- Human papilloma virus commonly termed as HPV infects the skin as well as the mucous membranes.
- Almost 100 different types of HPV have been found to exist, out of which 30 are spread due to genital contact (usually sexual intercourse). Approximately 12 are the “low-risk” types of HPV causing genital warts. In addition, there are 15 “high risk” types of HPV that lead to the development of cervical cancer.
- On the basis of different research, it is estimated that 80 percent of all women and 50 percent of the men and women collectively, at some point in their lives will get one or more types of genital HPV.
- There are a few other factors like smoking that can contribute toward the development of cervical cancer, but HPV has to be present first.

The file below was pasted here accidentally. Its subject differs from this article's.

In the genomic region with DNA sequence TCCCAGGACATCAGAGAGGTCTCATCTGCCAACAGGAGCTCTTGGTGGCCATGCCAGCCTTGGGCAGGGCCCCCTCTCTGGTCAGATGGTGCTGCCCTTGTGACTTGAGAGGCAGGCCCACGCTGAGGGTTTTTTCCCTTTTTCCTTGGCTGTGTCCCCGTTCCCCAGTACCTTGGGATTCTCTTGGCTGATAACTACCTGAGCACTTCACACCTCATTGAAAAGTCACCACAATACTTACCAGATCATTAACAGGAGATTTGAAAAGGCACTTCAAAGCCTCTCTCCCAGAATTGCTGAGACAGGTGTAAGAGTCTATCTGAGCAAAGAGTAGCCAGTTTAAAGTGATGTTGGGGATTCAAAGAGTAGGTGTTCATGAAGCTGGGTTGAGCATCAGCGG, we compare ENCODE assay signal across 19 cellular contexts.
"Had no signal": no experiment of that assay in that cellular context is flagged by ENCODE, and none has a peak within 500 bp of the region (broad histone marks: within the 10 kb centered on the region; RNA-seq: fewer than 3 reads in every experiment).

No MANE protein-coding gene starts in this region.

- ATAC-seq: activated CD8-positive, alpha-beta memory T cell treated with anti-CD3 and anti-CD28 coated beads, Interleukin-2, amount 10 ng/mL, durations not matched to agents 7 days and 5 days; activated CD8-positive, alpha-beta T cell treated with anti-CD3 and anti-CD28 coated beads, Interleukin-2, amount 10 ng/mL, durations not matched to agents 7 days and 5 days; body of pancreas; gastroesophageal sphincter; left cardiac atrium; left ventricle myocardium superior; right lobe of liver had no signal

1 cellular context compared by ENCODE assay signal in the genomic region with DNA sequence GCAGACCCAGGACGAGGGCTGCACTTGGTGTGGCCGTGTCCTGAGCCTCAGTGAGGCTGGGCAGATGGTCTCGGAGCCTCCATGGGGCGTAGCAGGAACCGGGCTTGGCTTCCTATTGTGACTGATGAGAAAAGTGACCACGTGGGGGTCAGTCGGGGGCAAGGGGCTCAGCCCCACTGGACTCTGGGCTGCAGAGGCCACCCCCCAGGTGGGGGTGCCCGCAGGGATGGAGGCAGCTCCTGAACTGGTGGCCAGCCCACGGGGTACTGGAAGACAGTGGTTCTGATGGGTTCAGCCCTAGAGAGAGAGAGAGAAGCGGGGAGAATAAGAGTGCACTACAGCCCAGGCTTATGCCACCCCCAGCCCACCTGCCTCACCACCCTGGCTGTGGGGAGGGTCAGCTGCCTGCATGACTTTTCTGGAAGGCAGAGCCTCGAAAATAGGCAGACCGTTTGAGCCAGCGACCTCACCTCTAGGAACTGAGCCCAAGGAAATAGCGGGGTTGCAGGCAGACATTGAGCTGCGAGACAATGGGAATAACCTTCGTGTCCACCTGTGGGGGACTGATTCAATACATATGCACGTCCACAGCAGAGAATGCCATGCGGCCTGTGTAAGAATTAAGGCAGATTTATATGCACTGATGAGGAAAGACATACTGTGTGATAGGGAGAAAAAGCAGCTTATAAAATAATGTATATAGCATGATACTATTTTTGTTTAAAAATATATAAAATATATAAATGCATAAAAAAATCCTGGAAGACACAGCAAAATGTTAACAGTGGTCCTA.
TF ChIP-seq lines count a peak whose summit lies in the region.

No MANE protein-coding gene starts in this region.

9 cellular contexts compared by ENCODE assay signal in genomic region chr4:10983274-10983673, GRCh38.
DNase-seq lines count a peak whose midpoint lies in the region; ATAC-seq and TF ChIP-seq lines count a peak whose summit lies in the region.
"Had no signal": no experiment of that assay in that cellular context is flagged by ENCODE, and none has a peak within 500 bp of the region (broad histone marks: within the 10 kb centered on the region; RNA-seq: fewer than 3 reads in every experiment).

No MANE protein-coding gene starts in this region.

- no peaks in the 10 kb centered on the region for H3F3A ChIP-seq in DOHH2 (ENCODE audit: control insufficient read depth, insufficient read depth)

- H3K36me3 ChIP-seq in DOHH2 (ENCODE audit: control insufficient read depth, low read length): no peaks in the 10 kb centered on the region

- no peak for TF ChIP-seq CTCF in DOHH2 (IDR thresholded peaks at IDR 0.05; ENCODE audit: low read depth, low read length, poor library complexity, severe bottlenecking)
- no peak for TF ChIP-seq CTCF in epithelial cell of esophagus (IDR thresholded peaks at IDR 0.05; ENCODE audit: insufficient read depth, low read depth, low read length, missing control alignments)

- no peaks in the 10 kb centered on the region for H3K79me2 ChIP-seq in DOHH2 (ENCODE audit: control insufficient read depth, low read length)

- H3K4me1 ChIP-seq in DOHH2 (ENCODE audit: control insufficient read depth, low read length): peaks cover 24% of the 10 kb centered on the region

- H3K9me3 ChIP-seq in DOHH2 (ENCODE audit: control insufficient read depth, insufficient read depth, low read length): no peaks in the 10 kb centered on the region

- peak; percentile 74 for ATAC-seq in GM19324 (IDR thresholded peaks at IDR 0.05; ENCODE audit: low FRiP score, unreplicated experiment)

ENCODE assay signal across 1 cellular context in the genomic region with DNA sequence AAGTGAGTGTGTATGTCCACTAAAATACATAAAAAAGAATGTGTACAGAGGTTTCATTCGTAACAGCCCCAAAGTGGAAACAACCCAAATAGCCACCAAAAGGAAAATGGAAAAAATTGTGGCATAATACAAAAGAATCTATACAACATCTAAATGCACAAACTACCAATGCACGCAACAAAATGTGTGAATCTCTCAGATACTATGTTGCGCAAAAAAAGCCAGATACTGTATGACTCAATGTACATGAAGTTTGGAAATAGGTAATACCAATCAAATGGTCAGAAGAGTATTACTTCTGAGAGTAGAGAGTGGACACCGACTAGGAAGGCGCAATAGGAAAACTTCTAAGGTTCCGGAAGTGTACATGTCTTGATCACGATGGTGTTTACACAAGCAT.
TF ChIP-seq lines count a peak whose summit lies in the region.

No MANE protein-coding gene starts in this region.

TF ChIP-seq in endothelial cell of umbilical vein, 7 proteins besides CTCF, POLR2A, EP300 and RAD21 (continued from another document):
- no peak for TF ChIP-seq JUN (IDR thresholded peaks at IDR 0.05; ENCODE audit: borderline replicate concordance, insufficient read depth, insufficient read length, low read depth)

- The vaccine fails to provide protection against all types of HPV that can cause cervical cancers. Therefore, it is necessary to get a regular Pap or an HPV test if you are over 30, even if you are vaccinated. Pap identifies abnormal cells and helps in making sure that these cells are diagnosed and treated timely.
- The most familiar forms of the virus cause warts (papillomas) on the hands, legs, arms and some other areas of the genitals and skin. These wart-like growths are small, cauliflower-type growths that appear on the skin. These types of HPV warts are mostly non-cancerous. Two HPV strains are usually associated with genital warts, numbers 6 and 11 and they manifest in both men and women.
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